7. Cyanide--One of the most famous of the homicidal poisons and--in my opinion--not a particularly good choice. Yes, it’s amazingly lethal--a teaspoon of the pure stuff can kill in a few minutes. But it’s a violent and obvious death. In early March, in fact, an Ohio doctor was convicted of murder for putting cyanide in his wife’s vitamin supplements.
8. Aconite--A heart-stoppingly deadly natural poison. It forms in ornamental plants that include the blue-flowering monkshood. The ancient Greeks called it “the queen of poisons” and considered it so evil that they believed that it derived from the saliva of Cerberus, the three-headed dog guarding the gates of hell.
9. Silver--Swallowing silver nitrate probably won’t kill you but if you do it long enough it will turn you blue. One of my favorite stories (involving a silver bullet) concerns the Famous Blue Man of Barnum and Bailey’s Circus who was analyzed by one of the heroes of my book, Alexander Gettler.
10. Thallium--Agatha Christie put this poison at the heart of one of her creepiest mysteries, The Pale Horse, and I looked at it terms of a murdered family in real life. An element discovered in the 19th century, it’s a perfect homicidal poison--tasteless and odorless--except for one obvious giveaway--the victim’s hair falls out as a result of the poisoning!
Now that I’ve written this list, I realize I could probably name ten more. But I don’t want to scare you.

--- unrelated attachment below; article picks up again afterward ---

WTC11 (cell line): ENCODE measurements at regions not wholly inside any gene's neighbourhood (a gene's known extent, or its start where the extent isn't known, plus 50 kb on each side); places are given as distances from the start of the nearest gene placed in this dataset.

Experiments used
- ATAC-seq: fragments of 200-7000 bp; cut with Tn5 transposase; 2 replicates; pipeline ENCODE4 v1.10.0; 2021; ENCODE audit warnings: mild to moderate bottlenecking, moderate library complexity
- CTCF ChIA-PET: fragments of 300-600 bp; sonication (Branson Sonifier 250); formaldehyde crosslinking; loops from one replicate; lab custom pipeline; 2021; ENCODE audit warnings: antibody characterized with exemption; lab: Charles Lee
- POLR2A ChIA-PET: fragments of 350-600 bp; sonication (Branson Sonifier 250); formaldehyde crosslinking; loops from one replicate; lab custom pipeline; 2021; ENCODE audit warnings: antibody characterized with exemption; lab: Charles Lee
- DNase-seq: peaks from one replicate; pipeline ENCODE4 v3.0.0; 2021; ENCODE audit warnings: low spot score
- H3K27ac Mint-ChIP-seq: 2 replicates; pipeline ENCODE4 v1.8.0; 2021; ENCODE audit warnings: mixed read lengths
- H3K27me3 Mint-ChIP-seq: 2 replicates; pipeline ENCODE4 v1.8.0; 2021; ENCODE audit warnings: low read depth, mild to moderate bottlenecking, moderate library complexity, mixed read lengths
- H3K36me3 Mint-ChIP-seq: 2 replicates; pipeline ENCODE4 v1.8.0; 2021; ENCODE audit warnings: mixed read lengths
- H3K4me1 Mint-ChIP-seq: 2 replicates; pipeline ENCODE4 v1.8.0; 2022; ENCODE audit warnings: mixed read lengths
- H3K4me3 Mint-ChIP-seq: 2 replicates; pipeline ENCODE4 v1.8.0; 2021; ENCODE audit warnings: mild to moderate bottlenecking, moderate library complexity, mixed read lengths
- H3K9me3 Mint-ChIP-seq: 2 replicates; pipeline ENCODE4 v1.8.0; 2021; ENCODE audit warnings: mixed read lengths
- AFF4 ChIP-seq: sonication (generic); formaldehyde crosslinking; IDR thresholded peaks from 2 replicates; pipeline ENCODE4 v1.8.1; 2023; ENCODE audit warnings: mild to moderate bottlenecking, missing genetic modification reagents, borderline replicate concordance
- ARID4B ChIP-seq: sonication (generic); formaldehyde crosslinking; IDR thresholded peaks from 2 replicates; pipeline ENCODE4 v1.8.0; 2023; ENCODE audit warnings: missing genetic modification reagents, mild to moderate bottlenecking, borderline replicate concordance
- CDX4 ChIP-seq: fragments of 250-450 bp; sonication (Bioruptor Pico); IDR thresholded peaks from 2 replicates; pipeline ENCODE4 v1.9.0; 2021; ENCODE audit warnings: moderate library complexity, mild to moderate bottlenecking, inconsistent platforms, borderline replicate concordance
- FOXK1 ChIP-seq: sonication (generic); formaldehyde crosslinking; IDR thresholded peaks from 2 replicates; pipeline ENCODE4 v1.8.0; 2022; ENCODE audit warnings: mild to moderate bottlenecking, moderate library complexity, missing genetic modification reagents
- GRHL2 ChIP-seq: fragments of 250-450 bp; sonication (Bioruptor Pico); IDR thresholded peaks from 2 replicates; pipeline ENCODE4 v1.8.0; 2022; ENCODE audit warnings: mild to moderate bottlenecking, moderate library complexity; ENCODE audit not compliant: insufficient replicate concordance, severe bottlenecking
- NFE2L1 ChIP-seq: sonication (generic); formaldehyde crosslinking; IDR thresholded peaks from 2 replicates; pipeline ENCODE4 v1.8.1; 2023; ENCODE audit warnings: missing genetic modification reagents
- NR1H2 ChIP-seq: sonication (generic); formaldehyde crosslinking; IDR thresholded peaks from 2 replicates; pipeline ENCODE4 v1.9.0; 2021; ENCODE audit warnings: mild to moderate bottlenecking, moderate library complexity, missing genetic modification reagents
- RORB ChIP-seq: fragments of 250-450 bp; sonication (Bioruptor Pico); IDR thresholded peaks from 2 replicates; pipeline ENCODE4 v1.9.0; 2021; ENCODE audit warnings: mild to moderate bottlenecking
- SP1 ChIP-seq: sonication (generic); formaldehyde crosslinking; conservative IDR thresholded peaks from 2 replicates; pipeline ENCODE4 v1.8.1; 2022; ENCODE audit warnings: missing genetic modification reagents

From Publishers Weekly
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Top Customer Reviews
After all, you can't go wrong with a popular science book about forensic toxicology and chemistry, can you?
It appears that this is the first book I regret buying for my Kindle (I am trying to get a refund now).
Most, if not all of the chemistry (and physics) in this book is entirely disconnected from the reality of science. Blum's treatment of poisons, analytical procedures and basic science ranges from simple misstatements, inaccuracies and misunderstandings to statements that are outright wrong. Some of these are listed below:
* The action of mustard chemical warfare agents has nothing to do with "becoming a ferocious form of sulfuric acid". Mustards act through alkylative damage of DNA (and other biomolecules).
* Sodium carbonate is not an acidic chemical.
* HCN is not a "potent acid".
* No additional source of hydrogen is needed to perform a Marsh test for arsenic.
* It is not likely that arsenic compounds will crystallize in the tissues of a poisoning victim.
* The Reinsch test is not a simple color test, as is implied by Blum's description. This is according to Gettler himself: [...]
* Electrical current is not measured in volts.
* Blum's description of radioactive decay, to borrow a phrase from Wolfgang Pauli, "is not even wrong".
This list is by no means comprehensive - these are just some of the many cringe-inducing parts in the book.
Blum spends pages upon pages on this bad science, talking about "ooze", "bubbling mess", "whizzing" elementary particles, "crystals of white arsenic" found in bodies, and "synthetic methyl alcohol called methanol".Read more ›
p. 56: Hydrocyanic acid (HCN) is not a potent acid or corrosive; it is just about the weakest acid known. The fact that it is ferociously toxic has nothing to do with its acidic strength.
p. 22: Chloroform is not terribly corrosive; on keratinized tissue (normal skin) it has no effect at all.